The UK Copyright Statute provides that people may make backups of software, without infringing copyright. This provision retains the legality of making a copy of a computer programme in these circumstances. The other two potential restrictions are contractual and technological, as is so often the case in digital copyright. The contractual issue is dealt with easily: the same law voids any contractual bar on making backups.
Some details remain: the law only applies to computer programmes, not to the components of software, such as images and sounds, which are not computer programmes (this is a favourite point of the killjoys at the European Leisure Software Publishers Association, whose evolving webpage on the subject has had to be changed to take account of the changing case law, and occasional complaints to Trading Standards). However, even once every technological means has been taken to prevent backups, and the software has been conflated with as much copyrighted material (not being computer programmes) as possible, backups must be “necessary” to come within the scope of the provision.
In the recent Sony modchipping case, the courts examined the status of a device which afforded technological means of defeating technological restrictions on backups, as the status depended on whether there existed legally legitimate reason for defeating such restrictions. This involved considerations of the question how legal are backups of software. Because backups must be “necessary” to be legitimate, the question was also one of fact. Two arguments were put forward: backups are unnecessary due to improvements in the resilience of computer storage media, and where the vendor offers a replacement(!)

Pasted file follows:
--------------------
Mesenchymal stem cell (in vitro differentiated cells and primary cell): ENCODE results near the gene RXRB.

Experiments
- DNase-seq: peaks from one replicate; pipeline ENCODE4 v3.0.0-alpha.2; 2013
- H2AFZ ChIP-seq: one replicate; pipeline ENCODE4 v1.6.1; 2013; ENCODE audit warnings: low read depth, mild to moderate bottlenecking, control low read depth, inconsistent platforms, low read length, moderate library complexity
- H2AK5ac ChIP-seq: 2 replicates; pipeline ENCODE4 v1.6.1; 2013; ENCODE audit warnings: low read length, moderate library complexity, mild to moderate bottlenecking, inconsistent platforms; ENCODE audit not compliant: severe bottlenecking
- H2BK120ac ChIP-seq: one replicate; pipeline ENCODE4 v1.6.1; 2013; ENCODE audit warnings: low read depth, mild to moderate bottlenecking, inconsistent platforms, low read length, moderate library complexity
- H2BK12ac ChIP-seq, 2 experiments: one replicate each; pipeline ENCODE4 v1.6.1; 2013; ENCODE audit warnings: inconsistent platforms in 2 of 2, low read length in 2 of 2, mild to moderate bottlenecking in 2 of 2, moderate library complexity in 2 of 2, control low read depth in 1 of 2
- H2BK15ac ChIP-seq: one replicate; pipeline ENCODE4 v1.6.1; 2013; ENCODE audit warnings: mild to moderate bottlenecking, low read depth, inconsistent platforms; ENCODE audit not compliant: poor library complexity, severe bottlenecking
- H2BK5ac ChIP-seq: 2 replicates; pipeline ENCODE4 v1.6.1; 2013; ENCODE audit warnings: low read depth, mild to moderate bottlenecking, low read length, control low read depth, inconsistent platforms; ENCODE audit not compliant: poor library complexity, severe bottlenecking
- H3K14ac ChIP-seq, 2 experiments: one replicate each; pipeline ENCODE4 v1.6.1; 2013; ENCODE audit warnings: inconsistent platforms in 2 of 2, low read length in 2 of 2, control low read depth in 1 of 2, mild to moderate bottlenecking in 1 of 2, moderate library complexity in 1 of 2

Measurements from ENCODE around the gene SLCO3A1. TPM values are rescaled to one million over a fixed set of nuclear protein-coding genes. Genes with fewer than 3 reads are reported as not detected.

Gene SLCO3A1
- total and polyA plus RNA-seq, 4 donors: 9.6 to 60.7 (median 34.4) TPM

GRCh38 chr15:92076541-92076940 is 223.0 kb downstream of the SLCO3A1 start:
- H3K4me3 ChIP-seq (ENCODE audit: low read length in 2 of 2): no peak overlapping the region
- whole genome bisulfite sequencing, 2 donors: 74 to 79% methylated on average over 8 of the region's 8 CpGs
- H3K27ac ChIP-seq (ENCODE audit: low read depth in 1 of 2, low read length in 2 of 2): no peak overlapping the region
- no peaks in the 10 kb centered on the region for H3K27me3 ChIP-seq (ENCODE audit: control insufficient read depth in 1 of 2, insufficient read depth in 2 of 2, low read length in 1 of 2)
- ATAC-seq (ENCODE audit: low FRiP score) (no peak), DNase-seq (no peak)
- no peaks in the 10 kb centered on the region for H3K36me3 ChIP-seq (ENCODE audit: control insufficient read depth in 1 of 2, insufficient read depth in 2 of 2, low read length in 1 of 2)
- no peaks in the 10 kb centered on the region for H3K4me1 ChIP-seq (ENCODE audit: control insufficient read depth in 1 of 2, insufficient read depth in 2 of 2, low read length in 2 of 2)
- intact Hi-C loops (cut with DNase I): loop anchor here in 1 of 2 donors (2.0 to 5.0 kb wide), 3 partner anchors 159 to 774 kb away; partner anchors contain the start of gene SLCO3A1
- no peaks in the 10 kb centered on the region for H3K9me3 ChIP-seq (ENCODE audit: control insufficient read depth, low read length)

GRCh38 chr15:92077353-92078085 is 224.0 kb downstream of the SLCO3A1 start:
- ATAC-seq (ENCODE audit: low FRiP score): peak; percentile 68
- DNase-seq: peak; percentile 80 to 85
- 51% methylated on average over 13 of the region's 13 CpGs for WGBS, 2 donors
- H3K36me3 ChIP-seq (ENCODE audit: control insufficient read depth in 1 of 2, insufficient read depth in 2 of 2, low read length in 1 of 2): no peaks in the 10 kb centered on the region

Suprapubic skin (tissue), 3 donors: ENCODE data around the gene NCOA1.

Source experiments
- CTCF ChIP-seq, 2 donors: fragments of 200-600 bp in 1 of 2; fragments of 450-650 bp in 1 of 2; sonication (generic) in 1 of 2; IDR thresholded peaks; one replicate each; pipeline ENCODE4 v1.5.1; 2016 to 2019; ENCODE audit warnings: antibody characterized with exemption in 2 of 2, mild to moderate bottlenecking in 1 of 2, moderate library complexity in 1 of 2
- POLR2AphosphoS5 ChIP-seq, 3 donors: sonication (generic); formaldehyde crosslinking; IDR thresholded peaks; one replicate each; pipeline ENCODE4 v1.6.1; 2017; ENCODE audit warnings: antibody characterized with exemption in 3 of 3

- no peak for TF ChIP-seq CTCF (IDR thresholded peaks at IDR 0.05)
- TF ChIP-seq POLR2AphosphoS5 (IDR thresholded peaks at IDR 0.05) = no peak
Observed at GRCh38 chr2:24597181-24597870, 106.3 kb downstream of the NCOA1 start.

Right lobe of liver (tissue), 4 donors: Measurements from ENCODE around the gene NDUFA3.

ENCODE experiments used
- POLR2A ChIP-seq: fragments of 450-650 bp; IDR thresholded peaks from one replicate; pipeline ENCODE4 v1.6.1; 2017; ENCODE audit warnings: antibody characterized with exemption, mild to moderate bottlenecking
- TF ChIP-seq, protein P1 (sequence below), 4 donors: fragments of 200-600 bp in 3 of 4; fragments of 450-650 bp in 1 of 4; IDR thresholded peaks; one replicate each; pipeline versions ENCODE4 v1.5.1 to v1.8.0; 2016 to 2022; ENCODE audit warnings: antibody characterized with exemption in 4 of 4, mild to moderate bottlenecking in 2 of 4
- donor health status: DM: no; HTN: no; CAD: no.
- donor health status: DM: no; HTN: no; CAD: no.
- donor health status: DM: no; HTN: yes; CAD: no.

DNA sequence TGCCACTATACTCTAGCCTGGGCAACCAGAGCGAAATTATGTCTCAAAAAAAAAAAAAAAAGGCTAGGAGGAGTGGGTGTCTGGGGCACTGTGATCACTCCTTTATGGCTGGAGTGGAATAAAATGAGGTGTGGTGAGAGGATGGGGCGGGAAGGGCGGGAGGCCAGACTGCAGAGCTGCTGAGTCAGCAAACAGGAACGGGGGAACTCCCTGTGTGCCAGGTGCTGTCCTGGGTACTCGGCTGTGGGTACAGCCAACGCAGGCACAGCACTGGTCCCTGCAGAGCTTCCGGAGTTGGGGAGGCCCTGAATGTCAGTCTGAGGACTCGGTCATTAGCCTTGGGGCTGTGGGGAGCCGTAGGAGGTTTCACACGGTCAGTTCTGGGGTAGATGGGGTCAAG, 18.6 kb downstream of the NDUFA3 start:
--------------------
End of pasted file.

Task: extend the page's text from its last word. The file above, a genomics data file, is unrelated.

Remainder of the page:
Improvements in computer storage media resilience, from floppy disks to CDs and so on, are not dispositive as media may be lost or stolen. The argument is at best a intellectually dishonest irrelevance, not least because the resilience of some media is diminished by anti-copying technology. The law says nothing of the reliability of storage media, as rightly it should not; if the law turned on such a matter, it would say so, and it does not. As to the the offer of replacements, this is a well-constructed obviation of the spirit of the law, as well as its letter: it assumes that the proprietor does not withdraw the offer to replace software on damaged, lost or stolen media, does not go bankrupt, etc.
In effect, one more area of copyright policy is being taken away from the democratically accountable legislature and subjected to private ordering by only one of the stakeholders.
If you could bear reading this far, you should follow me on Twitter: